Not Traveling Because of COVID-19? These 7 Low-FODMAP Dinners Will Take You on a Worldwide Trek
Try these seven low-FODMAP recipes from, literally, all over the map. What they have in common besides their high yum factor is that they will make you feel like you’re in a different country even when you’re stuck at home because of the spreading coronavirus.
I feed bad for low-FODMAP dieters. It’s a tricky diet to follow, treats unsexy problems, and doesn’t even have a snappy-sounding name. But it wasn’t intended to make your life more Instagrammable. Eating low-FODMAP foods isn’t about your outside at all—it’s about what’s inside. Research on the gut-brain axis increasingly shows that if your gut is happy, uninflamed and functioning well, your brain will function better, too.
Because it’s harder to just find a couple of recipes that work and keep reaching for them automatically (as you can do for breakfast and even lunch), dinner is one of the trickier meals to navigate on a low-FODMAP diet. My go-to shortcut for following restrictive diets is to find a cuisine that already mostly follows it anyway. You can do this beautifully for non-dairy (most Asian cuisines don’t rely on dairy in the least) and even for gluten-free (Mexican and South American cuisines can be great—lots of starch options including corn, rice, tapioca).
But because low-FODMAP is isn’t linked to a single family of ingredients, I haven’t found that with low-FODMAP yet. So we’re going to do this the old-fashioned way: one meal at a time. Together, we’ll get there.
Here are a few low-FODMAP recipes from, literally, all over the map. What they have in common besides their high yum factor is that they will make you feel like you’re in a different country even when you’re stuck at home because of the spreading coronavirus.
Reach for Mediterranean simplicity with these juicy, healthy, veggie-rich skewers drizzled with lemon and yogurt. If you’re still waiting for BBQ weather, make them inside on the burner. They’ll be just as quick and taste just as great.
You don’t have to do without ramen on a chilly evening. Ordinary ramen noodles, made with wheat flour, are high-FODMAP—but the Japanese noodle soba, made mostly with low-FODMAP, can easily be substituted. Since soba noodles have a stronger flavor and earthier chew than regular ramen noodles, you’ll need similarly assertive flavors in your garnishes. Here’s where the miso cod comes in, with tangy, complex miso and fragrant sesame oil lending oomph to cod’s firm mildness.
Sometimes you just want takeout. And sometimes that takeout has to be sweet-sour chicken. Unfortunately, this dish can be deceptively high-FODMAP, as the chicken is frequently (but maddeningly, not always) coated in flour before frying. Here’s a low-FODMAP version you can make at home that will make you happy you doubled the recipe.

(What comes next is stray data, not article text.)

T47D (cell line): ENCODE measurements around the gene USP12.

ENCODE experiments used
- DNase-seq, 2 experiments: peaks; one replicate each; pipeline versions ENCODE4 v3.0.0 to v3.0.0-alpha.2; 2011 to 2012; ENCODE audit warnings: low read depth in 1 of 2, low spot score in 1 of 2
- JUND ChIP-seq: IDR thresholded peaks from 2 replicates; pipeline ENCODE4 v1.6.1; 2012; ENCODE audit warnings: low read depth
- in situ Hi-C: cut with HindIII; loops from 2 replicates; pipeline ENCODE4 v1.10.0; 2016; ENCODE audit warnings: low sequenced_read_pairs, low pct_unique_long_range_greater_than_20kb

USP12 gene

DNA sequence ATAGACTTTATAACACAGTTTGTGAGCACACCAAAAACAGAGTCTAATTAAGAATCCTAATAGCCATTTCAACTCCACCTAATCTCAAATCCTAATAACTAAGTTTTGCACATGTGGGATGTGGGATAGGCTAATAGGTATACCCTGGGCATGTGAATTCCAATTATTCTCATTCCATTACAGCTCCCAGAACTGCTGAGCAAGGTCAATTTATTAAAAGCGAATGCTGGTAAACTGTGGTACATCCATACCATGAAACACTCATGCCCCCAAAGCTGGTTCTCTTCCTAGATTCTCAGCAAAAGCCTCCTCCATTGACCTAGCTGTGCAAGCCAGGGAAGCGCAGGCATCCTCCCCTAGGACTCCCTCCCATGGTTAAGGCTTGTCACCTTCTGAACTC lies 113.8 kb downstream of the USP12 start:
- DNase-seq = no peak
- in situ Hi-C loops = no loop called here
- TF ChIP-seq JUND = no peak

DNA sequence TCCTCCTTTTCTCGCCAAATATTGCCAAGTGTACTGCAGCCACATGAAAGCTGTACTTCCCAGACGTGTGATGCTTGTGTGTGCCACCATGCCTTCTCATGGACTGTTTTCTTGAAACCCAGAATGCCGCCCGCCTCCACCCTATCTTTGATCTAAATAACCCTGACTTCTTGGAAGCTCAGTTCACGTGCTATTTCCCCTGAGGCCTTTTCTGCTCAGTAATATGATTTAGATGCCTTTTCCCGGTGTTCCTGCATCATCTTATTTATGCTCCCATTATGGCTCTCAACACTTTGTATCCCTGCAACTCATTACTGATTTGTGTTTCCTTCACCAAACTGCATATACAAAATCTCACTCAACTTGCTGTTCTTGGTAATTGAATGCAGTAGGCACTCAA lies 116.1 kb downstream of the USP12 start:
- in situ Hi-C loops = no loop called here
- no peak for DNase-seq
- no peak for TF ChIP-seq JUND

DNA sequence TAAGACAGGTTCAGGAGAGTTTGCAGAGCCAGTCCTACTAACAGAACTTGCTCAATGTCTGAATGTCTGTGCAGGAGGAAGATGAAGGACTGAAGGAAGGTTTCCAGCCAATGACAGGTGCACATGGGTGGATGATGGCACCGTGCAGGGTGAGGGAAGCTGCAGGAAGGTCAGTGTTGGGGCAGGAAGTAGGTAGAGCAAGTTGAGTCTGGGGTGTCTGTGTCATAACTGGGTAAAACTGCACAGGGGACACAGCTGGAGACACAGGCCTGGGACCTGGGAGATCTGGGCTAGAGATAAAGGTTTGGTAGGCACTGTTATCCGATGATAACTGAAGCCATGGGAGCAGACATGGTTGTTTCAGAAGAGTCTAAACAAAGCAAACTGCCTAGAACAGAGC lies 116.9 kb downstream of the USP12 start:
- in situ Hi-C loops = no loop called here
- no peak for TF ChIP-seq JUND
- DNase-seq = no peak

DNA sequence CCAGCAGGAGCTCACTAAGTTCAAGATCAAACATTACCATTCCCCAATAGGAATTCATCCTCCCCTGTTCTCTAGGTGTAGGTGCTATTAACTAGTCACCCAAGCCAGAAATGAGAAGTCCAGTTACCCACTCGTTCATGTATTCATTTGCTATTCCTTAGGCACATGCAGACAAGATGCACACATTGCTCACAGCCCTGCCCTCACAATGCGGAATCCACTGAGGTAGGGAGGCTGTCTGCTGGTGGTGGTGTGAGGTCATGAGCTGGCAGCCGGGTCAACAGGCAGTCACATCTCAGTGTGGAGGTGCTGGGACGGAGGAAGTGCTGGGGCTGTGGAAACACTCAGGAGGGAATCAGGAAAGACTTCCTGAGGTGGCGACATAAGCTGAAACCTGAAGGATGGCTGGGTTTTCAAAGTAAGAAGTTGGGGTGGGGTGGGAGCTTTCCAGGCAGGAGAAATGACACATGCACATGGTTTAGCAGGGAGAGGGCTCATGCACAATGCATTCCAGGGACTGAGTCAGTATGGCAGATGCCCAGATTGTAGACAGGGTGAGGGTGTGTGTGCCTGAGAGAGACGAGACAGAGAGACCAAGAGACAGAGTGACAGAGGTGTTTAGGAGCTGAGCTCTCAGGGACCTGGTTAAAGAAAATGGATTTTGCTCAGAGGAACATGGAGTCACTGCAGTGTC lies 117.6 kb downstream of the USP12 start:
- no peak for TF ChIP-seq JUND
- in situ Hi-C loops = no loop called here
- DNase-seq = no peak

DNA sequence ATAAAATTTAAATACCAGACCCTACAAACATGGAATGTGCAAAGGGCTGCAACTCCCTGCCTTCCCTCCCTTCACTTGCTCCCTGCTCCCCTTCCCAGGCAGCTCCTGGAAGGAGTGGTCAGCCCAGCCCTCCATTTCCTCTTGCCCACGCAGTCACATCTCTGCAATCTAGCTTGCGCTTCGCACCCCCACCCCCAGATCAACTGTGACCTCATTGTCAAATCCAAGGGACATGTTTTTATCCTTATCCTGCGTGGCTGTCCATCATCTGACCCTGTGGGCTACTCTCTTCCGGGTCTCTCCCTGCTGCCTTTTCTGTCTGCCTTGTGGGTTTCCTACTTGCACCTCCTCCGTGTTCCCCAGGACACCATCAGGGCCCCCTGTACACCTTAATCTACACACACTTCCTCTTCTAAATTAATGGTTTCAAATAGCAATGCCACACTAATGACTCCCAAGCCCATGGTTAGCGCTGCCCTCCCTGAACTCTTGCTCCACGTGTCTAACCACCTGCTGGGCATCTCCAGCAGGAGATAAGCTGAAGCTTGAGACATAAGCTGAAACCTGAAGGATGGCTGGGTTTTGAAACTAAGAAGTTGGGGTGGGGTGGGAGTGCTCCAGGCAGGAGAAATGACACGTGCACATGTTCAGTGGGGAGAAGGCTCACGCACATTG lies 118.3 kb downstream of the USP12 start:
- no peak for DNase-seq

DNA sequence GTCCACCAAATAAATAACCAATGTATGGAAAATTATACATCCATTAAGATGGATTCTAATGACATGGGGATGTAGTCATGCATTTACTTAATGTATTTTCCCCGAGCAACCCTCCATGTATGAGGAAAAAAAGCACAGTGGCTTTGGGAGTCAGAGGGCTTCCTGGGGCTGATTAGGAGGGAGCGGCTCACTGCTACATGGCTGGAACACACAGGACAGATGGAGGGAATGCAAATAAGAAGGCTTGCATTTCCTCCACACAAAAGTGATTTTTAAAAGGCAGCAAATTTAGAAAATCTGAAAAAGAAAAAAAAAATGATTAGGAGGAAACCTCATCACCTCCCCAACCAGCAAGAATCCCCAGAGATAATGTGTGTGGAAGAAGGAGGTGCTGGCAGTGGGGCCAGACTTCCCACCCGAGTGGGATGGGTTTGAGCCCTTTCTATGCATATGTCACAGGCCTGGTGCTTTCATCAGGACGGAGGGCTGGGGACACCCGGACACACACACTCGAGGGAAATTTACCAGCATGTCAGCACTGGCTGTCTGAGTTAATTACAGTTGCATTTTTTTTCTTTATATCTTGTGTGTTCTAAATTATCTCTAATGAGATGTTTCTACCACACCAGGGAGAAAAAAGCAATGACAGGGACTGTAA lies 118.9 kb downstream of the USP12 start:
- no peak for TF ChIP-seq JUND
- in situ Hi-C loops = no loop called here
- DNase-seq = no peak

Pad Thai uses rice-based noodles, which is great for when you just want a noodly, multi-textured umami bomb that’s full of a tangle of complex flavors and doesn’t make you feel like you’re giving up anything.
Here’s a bonus: Pad Thai takes easily to swapping out proteins. Feel like tofu instead? No problem. Although many soy products are high-FODMAP, the production method of firm or extra-firm tofu removes FODMAPS, and qualifies those tofu products for the “use with comparative abandon” list.
Part of the complicated dance that is low-FODMAP eating is the avoidance of high amounts of wheat, barley, and rye. This delicious and easy Cuban picadillo recipe from Calm Belly Kitchen makes use of low-FODMAP rice and plantains, which were found to contain only trace amounts of FODMAPs, unlike their high-FODMAP look-alike cousin, bananas. Plantains are harder to find (look in specialty markets), but once you have your source, they unlock the gateway to a whole set of plantain-based recipes you can enjoy without disturbing your brain-gut equilibrium.
Chicken tikka masala is hands-down one of my favorite Indian dishes. Except it isn’t—history says it was invented in the 1970s by a Bangladeshi chef in Glasgow who added a tomato-cream sauce to his chicken tikka, which is an Indian dish. Whatever its history, this one’s a winner, one that substitutes creamy coconut milk for the usual yogurt or cream.
Making your own fragrant curry paste is easier than it sounds, and ensures that everything you put into this delicious classic British-Indian dish is low-FODMAP.
Here’s a low-FODMAP feast you can serve to a crowd of teenagers or a game-watching afternoon. This mountain of textures, flavors, and temperatures with All the Toppings hits the jackpot. Corn tortilla chips are naturally low-FODMAP. Just be sure to use a type of cheese that’s low-FODMAP, too (like easy-to-find and melt-friendly cheddar) and you’re good to go. But wait, aren’t avocados high-FODMAP? They can be—but the key here is to keep the total amount of avocado within limits.
Want to know more about FODMAP? Read “FODMAP: A Primer.”